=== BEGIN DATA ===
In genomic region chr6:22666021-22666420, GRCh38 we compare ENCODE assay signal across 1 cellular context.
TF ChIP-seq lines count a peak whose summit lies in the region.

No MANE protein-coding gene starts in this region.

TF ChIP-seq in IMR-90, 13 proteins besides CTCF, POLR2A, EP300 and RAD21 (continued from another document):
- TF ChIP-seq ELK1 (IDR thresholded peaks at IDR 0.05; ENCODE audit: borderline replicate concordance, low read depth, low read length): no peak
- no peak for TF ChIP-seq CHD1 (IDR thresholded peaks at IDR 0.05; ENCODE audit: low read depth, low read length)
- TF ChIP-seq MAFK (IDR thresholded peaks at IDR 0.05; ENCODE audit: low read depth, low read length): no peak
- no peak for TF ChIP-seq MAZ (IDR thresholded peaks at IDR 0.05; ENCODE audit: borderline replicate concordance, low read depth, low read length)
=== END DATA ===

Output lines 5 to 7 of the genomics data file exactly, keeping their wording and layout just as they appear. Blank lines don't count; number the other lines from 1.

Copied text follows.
- TF ChIP-seq ELK1 (IDR thresholded peaks at IDR 0.05; ENCODE audit: borderline replicate concordance, low read depth, low read length): no peak
- no peak for TF ChIP-seq CHD1 (IDR thresholded peaks at IDR 0.05; ENCODE audit: low read depth, low read length)
- TF ChIP-seq MAFK (IDR thresholded peaks at IDR 0.05; ENCODE audit: low read depth, low read length): no peak